After either percutaneous or midsubstance surgery, a soft dressing is placed over the incision(s). Patients are typically made non-weight-bearing in an equinus posterior mold splint or tall controlled ankle motion (CAM) boot with heel lifts. Some surgeons may allow immediate range of motion and partial weight-bearing depending on their preference. Early range of motion with weight-bearing is encouraged more for the midsubstance construct since the proximal tendon is secured directly to bone and has less risk of early elongation or suture pullout from the tendon.

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If the incision is healed at 2 weeks, sutures are removed and patients are made partial weight-bearing in a tall CAM boot with gentle active range of motion exercises. If there is concern about wound healing, sutures are maintained for an additional 1 week to 2 weeks with local wound care, as needed.

After 3 to 6 weeks, progressive weight-bearing begins with peel-away heel lifts. These are about 2-cm thick, in three layers, each of which is removed as pain allows every 3 to 4 days. The goal is being full weight-bearing with the foot flat at 5 to 6 weeks after surgery.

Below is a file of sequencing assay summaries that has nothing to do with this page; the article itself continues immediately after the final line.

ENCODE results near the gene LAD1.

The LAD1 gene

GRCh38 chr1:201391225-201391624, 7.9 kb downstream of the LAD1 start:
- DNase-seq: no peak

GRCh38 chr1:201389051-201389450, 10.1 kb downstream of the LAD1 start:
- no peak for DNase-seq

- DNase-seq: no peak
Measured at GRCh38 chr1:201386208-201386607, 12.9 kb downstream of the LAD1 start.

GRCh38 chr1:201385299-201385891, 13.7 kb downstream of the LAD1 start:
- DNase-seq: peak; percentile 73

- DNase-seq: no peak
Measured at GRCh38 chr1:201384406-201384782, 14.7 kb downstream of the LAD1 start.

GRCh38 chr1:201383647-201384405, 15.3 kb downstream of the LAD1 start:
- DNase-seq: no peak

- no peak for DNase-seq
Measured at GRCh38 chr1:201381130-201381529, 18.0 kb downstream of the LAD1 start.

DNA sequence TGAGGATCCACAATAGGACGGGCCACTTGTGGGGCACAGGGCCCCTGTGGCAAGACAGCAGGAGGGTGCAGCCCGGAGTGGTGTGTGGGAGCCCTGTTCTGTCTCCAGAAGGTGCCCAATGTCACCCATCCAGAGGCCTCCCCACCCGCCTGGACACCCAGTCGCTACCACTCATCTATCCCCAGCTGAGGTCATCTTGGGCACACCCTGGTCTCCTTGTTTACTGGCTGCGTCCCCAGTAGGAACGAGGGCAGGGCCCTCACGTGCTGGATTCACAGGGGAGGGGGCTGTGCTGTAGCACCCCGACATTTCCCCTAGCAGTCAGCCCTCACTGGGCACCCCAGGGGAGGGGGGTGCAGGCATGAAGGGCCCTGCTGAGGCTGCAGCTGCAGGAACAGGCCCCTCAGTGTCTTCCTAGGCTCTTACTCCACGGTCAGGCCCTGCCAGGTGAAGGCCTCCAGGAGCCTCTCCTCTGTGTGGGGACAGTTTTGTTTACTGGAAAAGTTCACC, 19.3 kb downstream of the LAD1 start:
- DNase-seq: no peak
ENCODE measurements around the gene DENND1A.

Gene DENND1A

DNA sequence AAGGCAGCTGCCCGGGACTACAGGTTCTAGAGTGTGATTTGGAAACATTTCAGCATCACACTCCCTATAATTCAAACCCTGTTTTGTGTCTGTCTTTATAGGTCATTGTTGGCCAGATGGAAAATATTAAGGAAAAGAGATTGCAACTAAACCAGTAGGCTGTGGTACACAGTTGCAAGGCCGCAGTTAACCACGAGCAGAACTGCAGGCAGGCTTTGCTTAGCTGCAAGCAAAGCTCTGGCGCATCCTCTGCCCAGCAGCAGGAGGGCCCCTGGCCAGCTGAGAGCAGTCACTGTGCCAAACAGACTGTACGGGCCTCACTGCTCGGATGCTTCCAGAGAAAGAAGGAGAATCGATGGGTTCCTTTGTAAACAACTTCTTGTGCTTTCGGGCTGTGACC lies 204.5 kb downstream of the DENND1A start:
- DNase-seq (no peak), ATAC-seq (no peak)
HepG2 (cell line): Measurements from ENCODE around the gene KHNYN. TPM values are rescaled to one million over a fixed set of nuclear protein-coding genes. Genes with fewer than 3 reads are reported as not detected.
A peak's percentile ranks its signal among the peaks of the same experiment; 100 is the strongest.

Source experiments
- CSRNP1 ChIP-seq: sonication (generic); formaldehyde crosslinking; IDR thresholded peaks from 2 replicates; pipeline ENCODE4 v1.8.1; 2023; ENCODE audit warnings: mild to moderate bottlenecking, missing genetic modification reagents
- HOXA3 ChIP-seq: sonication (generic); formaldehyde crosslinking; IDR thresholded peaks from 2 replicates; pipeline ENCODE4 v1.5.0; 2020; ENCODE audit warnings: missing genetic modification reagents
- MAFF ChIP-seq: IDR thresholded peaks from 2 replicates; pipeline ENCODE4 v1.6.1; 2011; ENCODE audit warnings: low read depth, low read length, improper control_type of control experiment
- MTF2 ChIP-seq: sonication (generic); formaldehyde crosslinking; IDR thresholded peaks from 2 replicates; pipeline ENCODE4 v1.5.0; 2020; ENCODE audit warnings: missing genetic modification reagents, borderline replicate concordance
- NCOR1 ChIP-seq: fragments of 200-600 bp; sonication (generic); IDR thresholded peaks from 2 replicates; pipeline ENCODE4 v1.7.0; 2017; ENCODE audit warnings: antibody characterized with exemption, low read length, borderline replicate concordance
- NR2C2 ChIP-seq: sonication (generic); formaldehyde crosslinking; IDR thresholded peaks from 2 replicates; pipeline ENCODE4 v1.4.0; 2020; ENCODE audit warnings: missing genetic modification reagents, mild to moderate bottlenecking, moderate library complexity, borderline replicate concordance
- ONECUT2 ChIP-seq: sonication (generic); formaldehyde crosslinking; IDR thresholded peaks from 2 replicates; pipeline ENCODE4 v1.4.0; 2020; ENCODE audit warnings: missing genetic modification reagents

Physical therapy that focuses on ankle motion and Achilles stretching and strengthening is started at 5 to 6 weeks depending on the patient. From 6 to 10 weeks after surgery, patients are transitioned into normal shoe wear with increasing activities. No dorsiflexion past neutral is allowed for 10 to 12 weeks after surgery as over-lengthening of the tendon can occur with excessive dorsiflexion and lead to decreased push-off strength. Impact activities are allowed based on pain and swelling starting at 12 weeks. Full return to baseline athletic activities and sports may not occur until a full 5 to 6 months after surgery.

Disclosures: Anderson reports he is a paid consultant for Amniox, Artelon, Arthrex, Bioventus, DJO, NuVasive, Wright Medical Technology and Zimmer Biomet. Berlet reports he is a paid consultant for Artelon, DJO, Wright Medical Technology and Zimmer Biomet. Hsu reports he is a paid consultant for Arthrex.

This is part 2 of a two-part Surgical Technique article. In part 1, the authors discussed the percutaneous Achilles repair technique.